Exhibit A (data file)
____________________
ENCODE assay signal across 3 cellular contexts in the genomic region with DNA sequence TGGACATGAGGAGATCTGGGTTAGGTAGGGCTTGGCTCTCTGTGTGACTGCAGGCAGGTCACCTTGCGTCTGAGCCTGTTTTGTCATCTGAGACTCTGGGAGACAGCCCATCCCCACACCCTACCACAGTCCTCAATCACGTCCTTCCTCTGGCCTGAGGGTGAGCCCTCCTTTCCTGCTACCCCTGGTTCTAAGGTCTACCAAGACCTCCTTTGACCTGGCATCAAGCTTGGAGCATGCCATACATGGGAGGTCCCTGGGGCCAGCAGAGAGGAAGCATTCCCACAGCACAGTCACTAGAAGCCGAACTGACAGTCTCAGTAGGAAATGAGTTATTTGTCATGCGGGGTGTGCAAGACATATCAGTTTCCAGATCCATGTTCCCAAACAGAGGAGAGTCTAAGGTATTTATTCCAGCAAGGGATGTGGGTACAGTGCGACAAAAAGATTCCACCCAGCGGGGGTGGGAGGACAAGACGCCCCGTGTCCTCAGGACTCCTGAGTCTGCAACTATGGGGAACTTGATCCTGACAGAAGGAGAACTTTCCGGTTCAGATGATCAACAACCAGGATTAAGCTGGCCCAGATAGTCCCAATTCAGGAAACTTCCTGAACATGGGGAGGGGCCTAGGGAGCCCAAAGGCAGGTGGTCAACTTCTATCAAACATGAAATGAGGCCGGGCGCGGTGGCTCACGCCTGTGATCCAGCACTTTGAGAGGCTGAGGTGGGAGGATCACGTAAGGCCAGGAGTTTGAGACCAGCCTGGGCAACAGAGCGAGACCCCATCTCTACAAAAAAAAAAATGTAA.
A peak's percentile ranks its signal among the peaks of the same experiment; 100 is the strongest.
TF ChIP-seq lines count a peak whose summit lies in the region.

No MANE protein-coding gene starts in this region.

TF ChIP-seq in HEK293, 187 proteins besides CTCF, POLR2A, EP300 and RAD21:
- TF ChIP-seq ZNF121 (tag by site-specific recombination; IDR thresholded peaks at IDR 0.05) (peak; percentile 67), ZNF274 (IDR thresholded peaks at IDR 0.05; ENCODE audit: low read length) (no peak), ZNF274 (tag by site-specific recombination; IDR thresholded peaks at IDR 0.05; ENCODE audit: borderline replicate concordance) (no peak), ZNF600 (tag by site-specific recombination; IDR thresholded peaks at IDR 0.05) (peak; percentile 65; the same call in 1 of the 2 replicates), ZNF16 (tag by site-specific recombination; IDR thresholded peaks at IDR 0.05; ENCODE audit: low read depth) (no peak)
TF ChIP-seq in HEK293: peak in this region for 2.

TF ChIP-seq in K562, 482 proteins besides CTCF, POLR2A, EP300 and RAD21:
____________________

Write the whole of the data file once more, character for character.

ENCODE assay signal across 3 cellular contexts in the genomic region with DNA sequence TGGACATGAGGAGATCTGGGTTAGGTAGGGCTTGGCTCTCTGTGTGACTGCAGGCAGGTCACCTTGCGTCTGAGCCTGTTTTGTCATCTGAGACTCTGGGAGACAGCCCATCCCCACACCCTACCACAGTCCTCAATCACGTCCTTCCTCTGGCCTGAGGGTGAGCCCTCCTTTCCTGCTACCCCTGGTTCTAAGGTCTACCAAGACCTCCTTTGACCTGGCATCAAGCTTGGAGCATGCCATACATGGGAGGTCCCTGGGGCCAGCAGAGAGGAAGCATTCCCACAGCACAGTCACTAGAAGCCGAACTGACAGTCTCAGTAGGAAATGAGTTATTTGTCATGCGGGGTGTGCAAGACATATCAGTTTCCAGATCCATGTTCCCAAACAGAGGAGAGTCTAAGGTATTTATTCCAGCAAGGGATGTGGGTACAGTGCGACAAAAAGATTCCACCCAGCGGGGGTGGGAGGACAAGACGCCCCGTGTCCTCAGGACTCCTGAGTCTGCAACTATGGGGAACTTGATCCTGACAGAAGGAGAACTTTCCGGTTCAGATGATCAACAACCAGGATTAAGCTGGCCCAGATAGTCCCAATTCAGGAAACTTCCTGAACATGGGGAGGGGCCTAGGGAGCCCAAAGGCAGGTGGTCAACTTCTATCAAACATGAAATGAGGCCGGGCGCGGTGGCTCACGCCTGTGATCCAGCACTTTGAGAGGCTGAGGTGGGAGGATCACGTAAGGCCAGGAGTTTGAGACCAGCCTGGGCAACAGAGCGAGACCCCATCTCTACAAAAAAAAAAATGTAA.
A peak's percentile ranks its signal among the peaks of the same experiment; 100 is the strongest.
TF ChIP-seq lines count a peak whose summit lies in the region.

No MANE protein-coding gene starts in this region.

TF ChIP-seq in HEK293, 187 proteins besides CTCF, POLR2A, EP300 and RAD21:
- TF ChIP-seq ZNF121 (tag by site-specific recombination; IDR thresholded peaks at IDR 0.05) (peak; percentile 67), ZNF274 (IDR thresholded peaks at IDR 0.05; ENCODE audit: low read length) (no peak), ZNF274 (tag by site-specific recombination; IDR thresholded peaks at IDR 0.05; ENCODE audit: borderline replicate concordance) (no peak), ZNF600 (tag by site-specific recombination; IDR thresholded peaks at IDR 0.05) (peak; percentile 65; the same call in 1 of the 2 replicates), ZNF16 (tag by site-specific recombination; IDR thresholded peaks at IDR 0.05; ENCODE audit: low read depth) (no peak)
TF ChIP-seq in HEK293: peak in this region for 2.

TF ChIP-seq in K562, 482 proteins besides CTCF, POLR2A, EP300 and RAD21: